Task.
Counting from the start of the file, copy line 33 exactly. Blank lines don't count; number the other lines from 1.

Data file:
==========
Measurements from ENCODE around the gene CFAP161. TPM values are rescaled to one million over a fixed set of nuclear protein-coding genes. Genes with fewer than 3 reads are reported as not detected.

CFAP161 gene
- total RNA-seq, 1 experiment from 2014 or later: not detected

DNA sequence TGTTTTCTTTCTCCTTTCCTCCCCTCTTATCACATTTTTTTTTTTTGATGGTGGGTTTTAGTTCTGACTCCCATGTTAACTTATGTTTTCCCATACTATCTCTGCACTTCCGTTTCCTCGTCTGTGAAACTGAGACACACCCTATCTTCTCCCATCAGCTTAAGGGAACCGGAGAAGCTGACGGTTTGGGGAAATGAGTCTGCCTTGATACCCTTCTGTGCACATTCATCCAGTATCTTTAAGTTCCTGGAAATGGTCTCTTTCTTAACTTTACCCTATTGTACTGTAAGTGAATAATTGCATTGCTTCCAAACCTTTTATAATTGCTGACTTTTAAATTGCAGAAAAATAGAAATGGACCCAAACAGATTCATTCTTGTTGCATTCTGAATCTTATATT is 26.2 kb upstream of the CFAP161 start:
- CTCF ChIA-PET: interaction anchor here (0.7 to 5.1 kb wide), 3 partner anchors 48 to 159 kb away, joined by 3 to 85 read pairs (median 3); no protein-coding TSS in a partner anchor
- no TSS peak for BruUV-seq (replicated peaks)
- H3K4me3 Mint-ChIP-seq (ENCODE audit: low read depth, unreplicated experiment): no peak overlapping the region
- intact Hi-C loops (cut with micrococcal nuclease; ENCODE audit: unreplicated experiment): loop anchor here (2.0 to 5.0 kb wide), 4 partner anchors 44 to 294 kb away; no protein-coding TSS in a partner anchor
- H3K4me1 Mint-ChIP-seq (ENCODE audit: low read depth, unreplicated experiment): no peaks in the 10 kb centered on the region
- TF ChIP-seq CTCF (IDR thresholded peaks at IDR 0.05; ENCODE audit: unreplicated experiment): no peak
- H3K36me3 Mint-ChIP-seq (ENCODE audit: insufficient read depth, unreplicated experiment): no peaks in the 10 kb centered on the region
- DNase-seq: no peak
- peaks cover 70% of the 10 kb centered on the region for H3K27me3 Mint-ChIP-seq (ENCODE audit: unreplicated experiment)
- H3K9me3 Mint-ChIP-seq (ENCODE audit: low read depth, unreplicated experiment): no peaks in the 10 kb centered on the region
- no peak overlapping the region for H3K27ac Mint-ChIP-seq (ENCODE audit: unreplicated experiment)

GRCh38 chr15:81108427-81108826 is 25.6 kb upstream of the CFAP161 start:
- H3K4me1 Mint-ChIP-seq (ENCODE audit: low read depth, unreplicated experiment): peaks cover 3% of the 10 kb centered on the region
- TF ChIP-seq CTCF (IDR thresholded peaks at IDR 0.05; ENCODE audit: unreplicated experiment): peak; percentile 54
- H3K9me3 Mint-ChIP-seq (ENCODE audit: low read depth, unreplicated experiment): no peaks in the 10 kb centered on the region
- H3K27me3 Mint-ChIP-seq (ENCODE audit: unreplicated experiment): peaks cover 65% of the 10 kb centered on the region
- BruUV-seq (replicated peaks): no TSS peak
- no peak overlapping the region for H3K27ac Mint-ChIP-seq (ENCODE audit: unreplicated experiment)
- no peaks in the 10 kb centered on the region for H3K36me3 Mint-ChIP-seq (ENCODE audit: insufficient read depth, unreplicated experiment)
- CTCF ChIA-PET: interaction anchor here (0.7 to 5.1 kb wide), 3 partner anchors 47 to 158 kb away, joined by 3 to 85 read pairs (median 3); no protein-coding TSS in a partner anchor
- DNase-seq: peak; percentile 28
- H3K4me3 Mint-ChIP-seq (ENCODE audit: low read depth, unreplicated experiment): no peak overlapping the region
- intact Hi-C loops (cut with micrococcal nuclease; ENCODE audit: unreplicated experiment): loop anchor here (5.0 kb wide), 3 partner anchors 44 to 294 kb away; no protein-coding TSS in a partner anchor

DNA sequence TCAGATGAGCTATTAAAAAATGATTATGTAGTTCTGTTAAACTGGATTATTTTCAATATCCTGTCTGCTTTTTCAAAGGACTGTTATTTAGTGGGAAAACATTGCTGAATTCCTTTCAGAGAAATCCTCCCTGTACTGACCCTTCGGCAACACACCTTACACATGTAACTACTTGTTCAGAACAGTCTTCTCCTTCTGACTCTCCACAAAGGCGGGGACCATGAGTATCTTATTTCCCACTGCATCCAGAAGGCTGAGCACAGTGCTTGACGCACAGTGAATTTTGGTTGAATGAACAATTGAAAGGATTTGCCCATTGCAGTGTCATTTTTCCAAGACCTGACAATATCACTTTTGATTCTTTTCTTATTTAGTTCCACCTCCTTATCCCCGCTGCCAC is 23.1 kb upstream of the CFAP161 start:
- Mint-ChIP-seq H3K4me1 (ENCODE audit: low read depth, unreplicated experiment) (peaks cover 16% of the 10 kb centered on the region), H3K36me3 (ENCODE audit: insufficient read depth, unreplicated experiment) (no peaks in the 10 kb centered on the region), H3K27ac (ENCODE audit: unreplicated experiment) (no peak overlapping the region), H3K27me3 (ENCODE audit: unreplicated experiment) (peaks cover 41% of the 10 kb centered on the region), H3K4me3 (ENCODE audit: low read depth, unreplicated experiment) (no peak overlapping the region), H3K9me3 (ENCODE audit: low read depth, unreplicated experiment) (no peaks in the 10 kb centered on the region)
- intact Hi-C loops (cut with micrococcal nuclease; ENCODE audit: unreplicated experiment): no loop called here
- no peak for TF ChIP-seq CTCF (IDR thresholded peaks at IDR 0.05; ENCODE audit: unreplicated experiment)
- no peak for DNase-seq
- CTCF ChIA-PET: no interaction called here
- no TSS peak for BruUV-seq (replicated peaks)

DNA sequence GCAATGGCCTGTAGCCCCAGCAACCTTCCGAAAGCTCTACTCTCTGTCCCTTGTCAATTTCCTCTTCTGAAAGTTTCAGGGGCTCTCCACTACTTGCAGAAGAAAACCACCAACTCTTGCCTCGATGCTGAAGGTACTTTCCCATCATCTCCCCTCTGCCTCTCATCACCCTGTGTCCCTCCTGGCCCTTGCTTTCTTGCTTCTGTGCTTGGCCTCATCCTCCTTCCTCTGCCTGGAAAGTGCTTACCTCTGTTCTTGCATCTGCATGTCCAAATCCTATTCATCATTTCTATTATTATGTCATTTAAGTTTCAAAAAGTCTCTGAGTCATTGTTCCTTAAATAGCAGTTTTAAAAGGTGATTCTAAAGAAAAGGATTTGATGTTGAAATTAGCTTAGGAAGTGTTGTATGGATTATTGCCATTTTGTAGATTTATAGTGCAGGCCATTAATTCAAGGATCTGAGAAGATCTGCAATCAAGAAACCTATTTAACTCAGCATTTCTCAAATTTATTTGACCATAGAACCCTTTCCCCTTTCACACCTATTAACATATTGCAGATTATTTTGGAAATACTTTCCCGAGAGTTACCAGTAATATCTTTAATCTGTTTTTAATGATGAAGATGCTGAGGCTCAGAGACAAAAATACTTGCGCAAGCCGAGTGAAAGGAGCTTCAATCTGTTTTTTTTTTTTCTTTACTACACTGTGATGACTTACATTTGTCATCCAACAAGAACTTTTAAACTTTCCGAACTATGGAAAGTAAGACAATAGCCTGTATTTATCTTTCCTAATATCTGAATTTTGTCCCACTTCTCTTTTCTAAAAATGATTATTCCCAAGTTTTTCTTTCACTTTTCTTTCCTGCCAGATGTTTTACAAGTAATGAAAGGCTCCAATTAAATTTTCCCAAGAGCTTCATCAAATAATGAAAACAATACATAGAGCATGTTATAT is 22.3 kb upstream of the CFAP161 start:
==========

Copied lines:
- CTCF ChIA-PET: no interaction called here